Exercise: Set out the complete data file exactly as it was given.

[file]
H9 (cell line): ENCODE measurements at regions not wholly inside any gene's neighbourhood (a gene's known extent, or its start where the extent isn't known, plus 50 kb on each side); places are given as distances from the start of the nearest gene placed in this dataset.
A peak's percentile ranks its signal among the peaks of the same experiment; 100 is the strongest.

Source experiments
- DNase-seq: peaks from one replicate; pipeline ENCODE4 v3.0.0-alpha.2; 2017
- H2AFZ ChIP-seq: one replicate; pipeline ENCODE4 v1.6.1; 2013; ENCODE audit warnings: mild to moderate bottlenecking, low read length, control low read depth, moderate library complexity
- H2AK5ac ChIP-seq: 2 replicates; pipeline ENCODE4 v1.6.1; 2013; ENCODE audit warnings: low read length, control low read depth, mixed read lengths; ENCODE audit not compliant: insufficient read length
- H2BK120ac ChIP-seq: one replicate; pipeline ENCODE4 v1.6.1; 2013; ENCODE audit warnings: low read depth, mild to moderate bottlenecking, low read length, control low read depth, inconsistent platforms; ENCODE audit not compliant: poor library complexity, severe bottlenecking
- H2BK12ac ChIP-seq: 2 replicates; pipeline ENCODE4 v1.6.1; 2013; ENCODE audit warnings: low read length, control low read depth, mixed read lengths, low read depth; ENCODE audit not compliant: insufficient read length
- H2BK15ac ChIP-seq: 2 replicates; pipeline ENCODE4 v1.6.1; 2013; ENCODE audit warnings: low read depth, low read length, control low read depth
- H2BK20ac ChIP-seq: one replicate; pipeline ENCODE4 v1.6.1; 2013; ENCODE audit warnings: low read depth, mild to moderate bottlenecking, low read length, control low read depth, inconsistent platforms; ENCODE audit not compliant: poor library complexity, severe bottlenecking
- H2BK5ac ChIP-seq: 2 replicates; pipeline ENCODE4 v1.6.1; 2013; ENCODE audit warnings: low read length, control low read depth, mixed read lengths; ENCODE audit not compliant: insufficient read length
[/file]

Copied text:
H9 (cell line): ENCODE measurements at regions not wholly inside any gene's neighbourhood (a gene's known extent, or its start where the extent isn't known, plus 50 kb on each side); places are given as distances from the start of the nearest gene placed in this dataset.
A peak's percentile ranks its signal among the peaks of the same experiment; 100 is the strongest.

Source experiments
- DNase-seq: peaks from one replicate; pipeline ENCODE4 v3.0.0-alpha.2; 2017
- H2AFZ ChIP-seq: one replicate; pipeline ENCODE4 v1.6.1; 2013; ENCODE audit warnings: mild to moderate bottlenecking, low read length, control low read depth, moderate library complexity
- H2AK5ac ChIP-seq: 2 replicates; pipeline ENCODE4 v1.6.1; 2013; ENCODE audit warnings: low read length, control low read depth, mixed read lengths; ENCODE audit not compliant: insufficient read length
- H2BK120ac ChIP-seq: one replicate; pipeline ENCODE4 v1.6.1; 2013; ENCODE audit warnings: low read depth, mild to moderate bottlenecking, low read length, control low read depth, inconsistent platforms; ENCODE audit not compliant: poor library complexity, severe bottlenecking
- H2BK12ac ChIP-seq: 2 replicates; pipeline ENCODE4 v1.6.1; 2013; ENCODE audit warnings: low read length, control low read depth, mixed read lengths, low read depth; ENCODE audit not compliant: insufficient read length
- H2BK15ac ChIP-seq: 2 replicates; pipeline ENCODE4 v1.6.1; 2013; ENCODE audit warnings: low read depth, low read length, control low read depth
- H2BK20ac ChIP-seq: one replicate; pipeline ENCODE4 v1.6.1; 2013; ENCODE audit warnings: low read depth, mild to moderate bottlenecking, low read length, control low read depth, inconsistent platforms; ENCODE audit not compliant: poor library complexity, severe bottlenecking
- H2BK5ac ChIP-seq: 2 replicates; pipeline ENCODE4 v1.6.1; 2013; ENCODE audit warnings: low read length, control low read depth, mixed read lengths; ENCODE audit not compliant: insufficient read length